Black Student Alliance collection
Scope and Contents
The Black Student Alliance collection is comprised of materials that date from 1968 through 1998, including the social and fiancial data of the organization, programs and resources for incoming African American CU students, intermittent BSA publications on political and racial issues, and events sponsored by the BSA. Highlights include a pamphlet of the Black Student Alliance’s constitution, a list of demands to CU administration regarding the Univeristy's response to an anti-racism protest, and a powerful essay of racial profiling and harassment of a Black CU student by Boulder police in the wake of the Rodney King beating. Many of the BSA publications include original art and writings by students, which capture the political energy and racial agency of BSA members at CU.
- Creation: 1968 - 1998
Conditions Governing Use
Limited duplication of materials is allowed for research purposes. User is responsible for all copyright compliance.
African American Students have been attending the University of Colorado since before 1900. Their numbers were large enough to contribute to the membership of an African American fraternity, Alpha Phi Alpha, and the multi-ethnic Cosmopolitan Club in the 1920s. On campus, the Cosmopolitan Club fulfilled political, educational, and social roles for African American Students. The Cosmo Club played an important consultant role in the campus’s first desegregation movement between 1938 and 1945. The Ethnic Minorities Commission, a multi-racial commission of the ASUC, ran from 1948 until 1954, also focusing on desegregation. After the controversy surrounding the desegregation effort of fraternities and sororities between 1955 and 1966, there appears to have been a lapse of interest in African American or multi-ethnic societies on campus, as desegregation appeared to have succeeded. However, after 1965, integrationist court decisions and ideology indicated that desegregation was not enough, and that minority enrollment and faculty numbers needed to represent ethnic percentages statewide. On-campus activism began again in earnest, and ethnic groups broke up into ethnic specific organizations and causes. By 1968, after intense pressure from students and cooperation from administrators, two courses were offered on minority issues.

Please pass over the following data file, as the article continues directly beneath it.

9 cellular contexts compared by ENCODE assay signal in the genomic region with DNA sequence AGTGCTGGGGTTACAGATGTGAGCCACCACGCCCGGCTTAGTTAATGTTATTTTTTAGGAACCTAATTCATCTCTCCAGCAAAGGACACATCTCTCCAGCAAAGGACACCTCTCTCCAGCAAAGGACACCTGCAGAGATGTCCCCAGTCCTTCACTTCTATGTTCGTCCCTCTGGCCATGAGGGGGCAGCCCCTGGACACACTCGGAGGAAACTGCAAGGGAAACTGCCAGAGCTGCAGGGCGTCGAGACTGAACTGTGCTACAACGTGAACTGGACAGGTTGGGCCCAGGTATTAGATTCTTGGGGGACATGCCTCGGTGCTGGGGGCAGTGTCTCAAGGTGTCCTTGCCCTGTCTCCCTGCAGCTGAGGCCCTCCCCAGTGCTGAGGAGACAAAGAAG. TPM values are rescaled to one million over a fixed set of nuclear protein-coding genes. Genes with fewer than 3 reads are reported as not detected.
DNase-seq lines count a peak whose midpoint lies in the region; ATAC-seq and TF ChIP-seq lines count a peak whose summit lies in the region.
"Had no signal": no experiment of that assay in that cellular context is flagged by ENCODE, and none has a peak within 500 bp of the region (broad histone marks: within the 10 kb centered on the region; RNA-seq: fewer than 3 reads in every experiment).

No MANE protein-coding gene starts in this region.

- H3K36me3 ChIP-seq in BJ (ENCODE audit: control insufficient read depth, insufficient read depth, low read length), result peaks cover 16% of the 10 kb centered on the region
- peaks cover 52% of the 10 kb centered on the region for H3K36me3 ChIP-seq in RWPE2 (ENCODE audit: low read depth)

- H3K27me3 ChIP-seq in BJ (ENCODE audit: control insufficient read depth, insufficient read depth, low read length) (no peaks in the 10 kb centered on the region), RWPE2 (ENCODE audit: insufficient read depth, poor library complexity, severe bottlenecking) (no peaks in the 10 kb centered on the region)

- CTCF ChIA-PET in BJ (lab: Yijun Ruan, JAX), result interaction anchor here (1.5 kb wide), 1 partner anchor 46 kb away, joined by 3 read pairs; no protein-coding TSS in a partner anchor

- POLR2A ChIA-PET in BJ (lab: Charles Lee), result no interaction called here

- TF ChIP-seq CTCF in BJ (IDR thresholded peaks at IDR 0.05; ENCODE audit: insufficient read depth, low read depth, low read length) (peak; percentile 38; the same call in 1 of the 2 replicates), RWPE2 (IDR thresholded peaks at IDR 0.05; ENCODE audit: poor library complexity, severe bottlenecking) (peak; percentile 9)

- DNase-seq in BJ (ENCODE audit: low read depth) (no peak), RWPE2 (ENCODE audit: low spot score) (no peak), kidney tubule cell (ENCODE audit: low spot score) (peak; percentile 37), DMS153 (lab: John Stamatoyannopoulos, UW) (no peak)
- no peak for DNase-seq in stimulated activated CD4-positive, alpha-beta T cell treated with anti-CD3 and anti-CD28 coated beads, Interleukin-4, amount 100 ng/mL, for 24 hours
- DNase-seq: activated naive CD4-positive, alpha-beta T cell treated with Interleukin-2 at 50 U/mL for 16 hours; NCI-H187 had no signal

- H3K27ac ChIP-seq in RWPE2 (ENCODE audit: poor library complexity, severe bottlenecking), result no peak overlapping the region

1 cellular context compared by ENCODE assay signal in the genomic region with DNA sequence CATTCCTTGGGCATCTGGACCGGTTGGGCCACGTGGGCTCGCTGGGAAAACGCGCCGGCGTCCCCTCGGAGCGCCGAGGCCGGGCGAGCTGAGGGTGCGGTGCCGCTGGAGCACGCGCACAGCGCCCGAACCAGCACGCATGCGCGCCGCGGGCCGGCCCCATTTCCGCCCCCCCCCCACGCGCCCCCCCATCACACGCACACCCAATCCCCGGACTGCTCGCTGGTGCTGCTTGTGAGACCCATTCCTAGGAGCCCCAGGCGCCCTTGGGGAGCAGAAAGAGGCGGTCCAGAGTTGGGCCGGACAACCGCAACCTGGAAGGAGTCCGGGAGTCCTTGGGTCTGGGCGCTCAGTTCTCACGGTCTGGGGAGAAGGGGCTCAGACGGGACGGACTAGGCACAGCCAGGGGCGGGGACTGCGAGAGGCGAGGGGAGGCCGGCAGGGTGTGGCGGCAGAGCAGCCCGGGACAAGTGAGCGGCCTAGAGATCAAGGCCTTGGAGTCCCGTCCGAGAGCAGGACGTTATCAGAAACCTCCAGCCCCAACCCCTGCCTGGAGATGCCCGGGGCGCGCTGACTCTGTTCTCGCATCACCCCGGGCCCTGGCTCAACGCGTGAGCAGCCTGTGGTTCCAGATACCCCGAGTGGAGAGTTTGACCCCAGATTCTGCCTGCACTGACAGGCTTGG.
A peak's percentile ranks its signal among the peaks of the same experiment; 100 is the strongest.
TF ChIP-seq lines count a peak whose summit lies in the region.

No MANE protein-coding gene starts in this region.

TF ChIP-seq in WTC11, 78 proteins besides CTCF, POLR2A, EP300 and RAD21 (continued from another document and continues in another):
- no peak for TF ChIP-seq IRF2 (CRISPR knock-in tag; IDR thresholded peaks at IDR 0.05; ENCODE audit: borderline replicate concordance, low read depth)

The Black Student Alliance became the African American student group. Founded in 1969, and funded by the University, the group was dedicated to the continued agency and advancement of Black students at the University of Colorado at Boulder. In addition, the Black Student Alliance devoted itself to promoting an environment in which multicultural ideology could be realized by the entire student population. As stated in the Constitution of the Black Student Alliance, its mission was to foster the growth of the Black population within the University, student, staff and faculty; and to empower both the on and off campus Black communities. The BSA sponsored staunch African American activists like Stokley Carmichael, Angela Davis, and Leroi Jones (now known as Amiri Baraka) as well as Black poets, artists and musical acts, in conjunction with the CU Program Council in order to enhance awareness and education in Black causes. BSA also produced a series of newsletters such as "Black X-Pression," "The Black Unity News," "The BEP/BSA Messenger," "Sounds of Blackness," and "Attica" as well as a journal, "UMOJA (1977-1982)" to educate the majority on campus as well as to inform and unite campus Blacks. BSA also picked up where the Cosmo Club had left off by providing a social center for the network of African Americans on campus.
When established in 1969, the founding members were President Bill Collins, Vice President Bill Phillips, Secretary Gleevia Washington, as well as Roland Rhodes as Treasurer and Dr. Ernestine Patterson as the Faculty/Staff Sponsor. Upon requesting to be recognized as a legitimate student group on March 3, 1969, the aim of the group was “To educate its members to the importance and expediency of knowing the true culture and history of Black people throughout the world, and how it relates to us as students today.” Despite the fact that the Black Student Alliance’s mission was a student group devoted to development, education, enlargement and activation of the Black population on and off campus, its membership was not limited to Black students. Since the BSA’s beginnings, it has welcomed all those with an interest in those issues facing the Black student and local community.